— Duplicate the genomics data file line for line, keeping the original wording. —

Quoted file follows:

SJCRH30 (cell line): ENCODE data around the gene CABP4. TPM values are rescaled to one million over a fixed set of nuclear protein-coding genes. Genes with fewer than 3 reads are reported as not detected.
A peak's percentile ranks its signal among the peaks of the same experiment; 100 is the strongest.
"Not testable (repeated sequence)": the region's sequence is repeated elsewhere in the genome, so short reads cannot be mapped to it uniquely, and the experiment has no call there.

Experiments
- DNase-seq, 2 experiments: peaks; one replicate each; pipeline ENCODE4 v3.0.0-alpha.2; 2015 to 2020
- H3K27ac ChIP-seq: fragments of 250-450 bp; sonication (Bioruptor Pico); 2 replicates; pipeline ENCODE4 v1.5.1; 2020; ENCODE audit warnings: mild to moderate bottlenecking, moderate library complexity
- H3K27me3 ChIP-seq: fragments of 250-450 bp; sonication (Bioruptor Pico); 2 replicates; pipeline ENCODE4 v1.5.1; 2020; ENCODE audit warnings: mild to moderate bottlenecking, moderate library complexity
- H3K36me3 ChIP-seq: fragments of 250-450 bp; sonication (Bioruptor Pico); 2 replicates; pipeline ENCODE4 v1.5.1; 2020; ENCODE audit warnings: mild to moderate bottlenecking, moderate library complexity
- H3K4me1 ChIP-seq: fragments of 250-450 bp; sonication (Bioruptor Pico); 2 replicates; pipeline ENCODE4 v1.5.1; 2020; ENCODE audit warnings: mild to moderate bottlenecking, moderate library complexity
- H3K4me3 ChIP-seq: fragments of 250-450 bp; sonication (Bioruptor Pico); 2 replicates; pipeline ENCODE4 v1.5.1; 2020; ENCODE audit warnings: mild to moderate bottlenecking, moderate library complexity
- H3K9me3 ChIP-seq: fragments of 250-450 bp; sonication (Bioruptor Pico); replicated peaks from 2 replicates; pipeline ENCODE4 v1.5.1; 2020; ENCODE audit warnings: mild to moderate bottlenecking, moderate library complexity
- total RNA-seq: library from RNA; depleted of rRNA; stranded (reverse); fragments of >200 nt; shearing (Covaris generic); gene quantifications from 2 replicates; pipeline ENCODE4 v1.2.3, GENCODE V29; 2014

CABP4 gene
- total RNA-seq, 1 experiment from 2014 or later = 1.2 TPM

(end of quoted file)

SJCRH30 (cell line): ENCODE data around the gene CABP4. TPM values are rescaled to one million over a fixed set of nuclear protein-coding genes. Genes with fewer than 3 reads are reported as not detected.
A peak's percentile ranks its signal among the peaks of the same experiment; 100 is the strongest.
"Not testable (repeated sequence)": the region's sequence is repeated elsewhere in the genome, so short reads cannot be mapped to it uniquely, and the experiment has no call there.

Experiments
- DNase-seq, 2 experiments: peaks; one replicate each; pipeline ENCODE4 v3.0.0-alpha.2; 2015 to 2020
- H3K27ac ChIP-seq: fragments of 250-450 bp; sonication (Bioruptor Pico); 2 replicates; pipeline ENCODE4 v1.5.1; 2020; ENCODE audit warnings: mild to moderate bottlenecking, moderate library complexity
- H3K27me3 ChIP-seq: fragments of 250-450 bp; sonication (Bioruptor Pico); 2 replicates; pipeline ENCODE4 v1.5.1; 2020; ENCODE audit warnings: mild to moderate bottlenecking, moderate library complexity
- H3K36me3 ChIP-seq: fragments of 250-450 bp; sonication (Bioruptor Pico); 2 replicates; pipeline ENCODE4 v1.5.1; 2020; ENCODE audit warnings: mild to moderate bottlenecking, moderate library complexity
- H3K4me1 ChIP-seq: fragments of 250-450 bp; sonication (Bioruptor Pico); 2 replicates; pipeline ENCODE4 v1.5.1; 2020; ENCODE audit warnings: mild to moderate bottlenecking, moderate library complexity
- H3K4me3 ChIP-seq: fragments of 250-450 bp; sonication (Bioruptor Pico); 2 replicates; pipeline ENCODE4 v1.5.1; 2020; ENCODE audit warnings: mild to moderate bottlenecking, moderate library complexity
- H3K9me3 ChIP-seq: fragments of 250-450 bp; sonication (Bioruptor Pico); replicated peaks from 2 replicates; pipeline ENCODE4 v1.5.1; 2020; ENCODE audit warnings: mild to moderate bottlenecking, moderate library complexity
- total RNA-seq: library from RNA; depleted of rRNA; stranded (reverse); fragments of >200 nt; shearing (Covaris generic); gene quantifications from 2 replicates; pipeline ENCODE4 v1.2.3, GENCODE V29; 2014

CABP4 gene
- total RNA-seq, 1 experiment from 2014 or later = 1.2 TPM